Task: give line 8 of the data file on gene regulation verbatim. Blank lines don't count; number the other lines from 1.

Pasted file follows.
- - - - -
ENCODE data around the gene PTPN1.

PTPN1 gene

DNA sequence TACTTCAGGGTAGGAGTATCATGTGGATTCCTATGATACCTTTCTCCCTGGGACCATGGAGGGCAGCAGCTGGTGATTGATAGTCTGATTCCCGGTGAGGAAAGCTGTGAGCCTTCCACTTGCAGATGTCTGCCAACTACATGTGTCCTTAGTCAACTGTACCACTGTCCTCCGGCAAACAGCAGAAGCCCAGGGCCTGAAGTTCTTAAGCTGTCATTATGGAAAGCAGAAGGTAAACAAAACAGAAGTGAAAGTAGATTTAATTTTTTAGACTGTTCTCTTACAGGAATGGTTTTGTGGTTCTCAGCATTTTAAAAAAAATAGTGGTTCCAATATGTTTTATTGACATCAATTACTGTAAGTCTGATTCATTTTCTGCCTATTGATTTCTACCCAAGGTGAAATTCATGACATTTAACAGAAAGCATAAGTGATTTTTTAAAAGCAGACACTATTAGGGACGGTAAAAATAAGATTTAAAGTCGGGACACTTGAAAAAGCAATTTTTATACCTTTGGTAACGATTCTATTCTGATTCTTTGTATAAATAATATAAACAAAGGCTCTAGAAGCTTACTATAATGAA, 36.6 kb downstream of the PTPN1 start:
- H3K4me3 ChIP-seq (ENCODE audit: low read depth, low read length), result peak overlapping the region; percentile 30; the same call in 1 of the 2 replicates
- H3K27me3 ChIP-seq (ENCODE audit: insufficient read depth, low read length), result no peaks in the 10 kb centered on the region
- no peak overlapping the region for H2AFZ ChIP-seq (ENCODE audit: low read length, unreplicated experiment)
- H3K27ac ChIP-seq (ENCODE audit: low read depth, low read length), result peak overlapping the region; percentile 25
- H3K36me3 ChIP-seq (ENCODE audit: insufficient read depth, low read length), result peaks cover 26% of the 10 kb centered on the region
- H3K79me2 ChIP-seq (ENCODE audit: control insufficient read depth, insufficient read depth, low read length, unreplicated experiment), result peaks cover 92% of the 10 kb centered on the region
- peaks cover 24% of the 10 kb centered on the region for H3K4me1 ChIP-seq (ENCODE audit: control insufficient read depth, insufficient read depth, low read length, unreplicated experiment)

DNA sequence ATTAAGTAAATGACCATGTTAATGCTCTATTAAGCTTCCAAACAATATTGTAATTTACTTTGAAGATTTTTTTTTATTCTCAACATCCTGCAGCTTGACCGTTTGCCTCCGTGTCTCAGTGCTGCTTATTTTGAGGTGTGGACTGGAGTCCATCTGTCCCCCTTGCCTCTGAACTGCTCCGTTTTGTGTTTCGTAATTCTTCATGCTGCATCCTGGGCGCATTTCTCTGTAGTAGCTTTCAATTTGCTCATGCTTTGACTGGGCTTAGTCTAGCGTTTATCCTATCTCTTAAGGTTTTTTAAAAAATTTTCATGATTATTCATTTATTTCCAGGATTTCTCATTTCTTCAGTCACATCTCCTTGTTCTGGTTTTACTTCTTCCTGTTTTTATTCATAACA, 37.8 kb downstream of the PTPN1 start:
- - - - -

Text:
- H3K36me3 ChIP-seq (ENCODE audit: insufficient read depth, low read length), result peaks cover 26% of the 10 kb centered on the region